Pilanda Watkins-Curry joins Breakthrough Energy’s Innovator Fellows program from Olokun Minerals in Chesterfield, Virginia. She is a chemist with more than seven years of experience developing and managing products and technologies for research organizations in the public and private sectors. Pilanda leads the research, development, and technological advancement of Olokun’s wastewater treatment and mineral recovery process.
Olokun Minerals is commercializing a novel way to extract critical minerals, to create products that can be used in concrete, fertilizers, and batteries, from brines without using harsh chemicals or strong acids, which aids in transitioning to renewable and clean energy. The core of its mineral recovery process involves an innovative separation step that can recover minerals with a reduced chemical footprint, lower water usage, and improve energy consumption. Through the Fellows program, Olokun Minerals will continue to develop and advance its mineral recovery process and implement an intellectual property strategy to scale the solution for pilot and commercial operations. Their aim is to produce mineral salts with reduced operating expenses and enhanced product differentiation compared to hydrometallurgy and Direct Lithium Extraction (DLE) methods. This approach allows for multiple minerals to be recovered simultaneously, providing a more efficient and cost-effective way to source the metals needed for renewable energy technologies with a smaller environmental footprint.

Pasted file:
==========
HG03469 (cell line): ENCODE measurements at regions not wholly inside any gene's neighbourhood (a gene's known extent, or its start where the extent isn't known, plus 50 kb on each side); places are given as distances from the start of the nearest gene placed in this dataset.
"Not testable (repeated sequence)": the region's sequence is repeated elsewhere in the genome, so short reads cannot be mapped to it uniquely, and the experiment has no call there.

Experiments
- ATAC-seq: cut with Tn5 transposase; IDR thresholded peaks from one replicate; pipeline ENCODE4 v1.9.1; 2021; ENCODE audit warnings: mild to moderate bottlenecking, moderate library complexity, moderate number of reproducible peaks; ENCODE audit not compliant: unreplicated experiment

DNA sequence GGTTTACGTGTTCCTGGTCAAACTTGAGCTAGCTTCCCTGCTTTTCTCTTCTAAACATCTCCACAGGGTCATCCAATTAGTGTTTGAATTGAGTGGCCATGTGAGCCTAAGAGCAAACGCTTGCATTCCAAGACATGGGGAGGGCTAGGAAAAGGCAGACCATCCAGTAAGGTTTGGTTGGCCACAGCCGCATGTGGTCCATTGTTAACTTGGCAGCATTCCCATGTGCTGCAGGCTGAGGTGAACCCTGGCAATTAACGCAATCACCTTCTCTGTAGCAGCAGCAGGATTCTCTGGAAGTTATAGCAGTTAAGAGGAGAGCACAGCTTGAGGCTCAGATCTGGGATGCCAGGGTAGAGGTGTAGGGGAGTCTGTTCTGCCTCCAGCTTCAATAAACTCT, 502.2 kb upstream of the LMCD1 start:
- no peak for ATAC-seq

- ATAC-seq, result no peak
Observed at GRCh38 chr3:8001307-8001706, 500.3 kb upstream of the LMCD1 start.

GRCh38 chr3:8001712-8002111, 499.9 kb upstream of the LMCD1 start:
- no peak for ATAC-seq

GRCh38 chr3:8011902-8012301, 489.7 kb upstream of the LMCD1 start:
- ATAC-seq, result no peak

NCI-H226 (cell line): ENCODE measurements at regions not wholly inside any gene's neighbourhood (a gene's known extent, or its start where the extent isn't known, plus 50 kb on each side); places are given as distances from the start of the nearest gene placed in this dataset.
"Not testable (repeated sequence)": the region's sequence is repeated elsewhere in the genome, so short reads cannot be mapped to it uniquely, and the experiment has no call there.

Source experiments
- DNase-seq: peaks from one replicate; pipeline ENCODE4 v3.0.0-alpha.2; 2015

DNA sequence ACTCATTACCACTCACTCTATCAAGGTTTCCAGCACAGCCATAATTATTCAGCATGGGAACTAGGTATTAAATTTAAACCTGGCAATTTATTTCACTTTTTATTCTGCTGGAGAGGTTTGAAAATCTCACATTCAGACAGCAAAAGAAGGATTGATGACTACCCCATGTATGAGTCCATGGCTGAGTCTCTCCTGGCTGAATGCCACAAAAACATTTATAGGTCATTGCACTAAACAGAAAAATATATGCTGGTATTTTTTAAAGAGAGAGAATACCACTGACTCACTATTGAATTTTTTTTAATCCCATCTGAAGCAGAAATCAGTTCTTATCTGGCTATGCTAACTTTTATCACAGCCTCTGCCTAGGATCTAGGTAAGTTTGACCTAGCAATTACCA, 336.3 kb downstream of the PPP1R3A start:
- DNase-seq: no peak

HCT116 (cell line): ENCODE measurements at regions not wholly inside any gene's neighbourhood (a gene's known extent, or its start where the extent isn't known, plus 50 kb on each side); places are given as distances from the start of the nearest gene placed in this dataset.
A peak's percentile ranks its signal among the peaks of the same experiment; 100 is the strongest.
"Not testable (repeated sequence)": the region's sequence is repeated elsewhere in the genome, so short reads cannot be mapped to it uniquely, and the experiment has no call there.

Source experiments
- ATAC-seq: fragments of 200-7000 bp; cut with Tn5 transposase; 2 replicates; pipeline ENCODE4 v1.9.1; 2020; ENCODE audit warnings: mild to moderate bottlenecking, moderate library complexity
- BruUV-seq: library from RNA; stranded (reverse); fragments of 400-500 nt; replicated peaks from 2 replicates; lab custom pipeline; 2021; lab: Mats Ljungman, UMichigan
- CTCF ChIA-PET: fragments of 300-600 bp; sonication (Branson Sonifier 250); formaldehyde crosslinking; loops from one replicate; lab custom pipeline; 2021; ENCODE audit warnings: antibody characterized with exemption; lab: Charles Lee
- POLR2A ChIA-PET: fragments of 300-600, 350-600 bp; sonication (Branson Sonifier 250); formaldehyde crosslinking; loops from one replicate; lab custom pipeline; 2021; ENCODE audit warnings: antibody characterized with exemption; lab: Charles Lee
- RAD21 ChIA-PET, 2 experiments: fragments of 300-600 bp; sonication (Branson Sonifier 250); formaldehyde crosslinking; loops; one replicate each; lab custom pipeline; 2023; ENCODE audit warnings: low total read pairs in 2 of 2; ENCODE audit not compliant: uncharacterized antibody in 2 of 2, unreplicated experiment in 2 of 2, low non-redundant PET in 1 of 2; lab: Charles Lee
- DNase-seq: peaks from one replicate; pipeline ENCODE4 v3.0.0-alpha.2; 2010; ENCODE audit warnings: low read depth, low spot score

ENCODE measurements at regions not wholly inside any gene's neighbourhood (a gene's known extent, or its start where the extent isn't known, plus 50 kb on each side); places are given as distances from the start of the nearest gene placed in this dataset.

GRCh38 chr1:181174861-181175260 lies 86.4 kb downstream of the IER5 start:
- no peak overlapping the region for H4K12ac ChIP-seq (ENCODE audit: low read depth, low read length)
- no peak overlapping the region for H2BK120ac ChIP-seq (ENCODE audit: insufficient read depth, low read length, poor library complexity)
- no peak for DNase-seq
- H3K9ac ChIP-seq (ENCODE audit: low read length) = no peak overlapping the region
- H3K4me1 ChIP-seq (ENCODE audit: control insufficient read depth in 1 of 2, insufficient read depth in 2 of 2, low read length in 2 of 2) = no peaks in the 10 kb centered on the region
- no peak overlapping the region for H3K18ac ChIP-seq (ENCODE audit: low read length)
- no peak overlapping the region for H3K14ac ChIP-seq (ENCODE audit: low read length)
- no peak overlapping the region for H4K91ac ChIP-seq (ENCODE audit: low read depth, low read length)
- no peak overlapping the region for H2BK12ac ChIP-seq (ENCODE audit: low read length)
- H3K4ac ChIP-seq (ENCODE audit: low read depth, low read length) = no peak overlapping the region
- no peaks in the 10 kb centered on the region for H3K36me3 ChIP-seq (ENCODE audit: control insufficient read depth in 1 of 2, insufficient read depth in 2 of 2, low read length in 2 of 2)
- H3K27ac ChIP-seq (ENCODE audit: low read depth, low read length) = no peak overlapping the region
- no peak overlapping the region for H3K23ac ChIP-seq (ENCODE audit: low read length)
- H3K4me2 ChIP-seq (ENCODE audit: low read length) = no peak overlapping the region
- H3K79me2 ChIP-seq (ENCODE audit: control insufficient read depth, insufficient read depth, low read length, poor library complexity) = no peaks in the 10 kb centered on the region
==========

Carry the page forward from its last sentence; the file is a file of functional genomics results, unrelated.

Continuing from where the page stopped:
Pilanda enjoys leisure reading, traveling, cooking, and watching recreational sports like basketball and tennis. She holds a Bachelor of Science in chemistry from Spelman College, and a Doctor of Philosophy in chemistry from Louisiana State University. Pilanda is also pursuing a master’s in law from Northwestern University Pritzker School of Law with a focus on intellectual property.
What’s the best piece of advice you’ve been given?
“Life is a marathon, and not a race.” This piece of wisdom has been my guiding light during adversity. I have learned that when obstacles come, it is important to take breaks and recharge.
What is your favorite word and why?
Resilience – This word serves as a constant reminder that obstacles are inevitable, and what truly matters is how swiftly we respond to challenges and adapt.
What is the most impactful book that you have read?
The most impactful book that I have read was “The Alchemist: A Fable About Following Your Dream” by Paulo Coelho. At its core, the book emphasizes the powerful them that “When you want something, all the universe conspires in helping you to achieve it.” Reading this reaffirmed my belief in the ability to manifest my own reality and chase my dreams with unwavering determination.
What did you want to be when you grew up?
When I was growing up, my aspirations were rooted in a deep desire to make a positive impact on the world by helping people and solving problems. My passion for STEAM (Science, Technology, Engineering, Arts, and Mathematics) blossomed early on, and I have consistently sought ways to bridge what I do or what I am studying with its broader impact on others. This has led me to ask myself three fundamental questions through my research experiences: “What do I do? Why do I do it? And who am I doing it for?” These questions are guiding principles that help me align my career path to the broader community.
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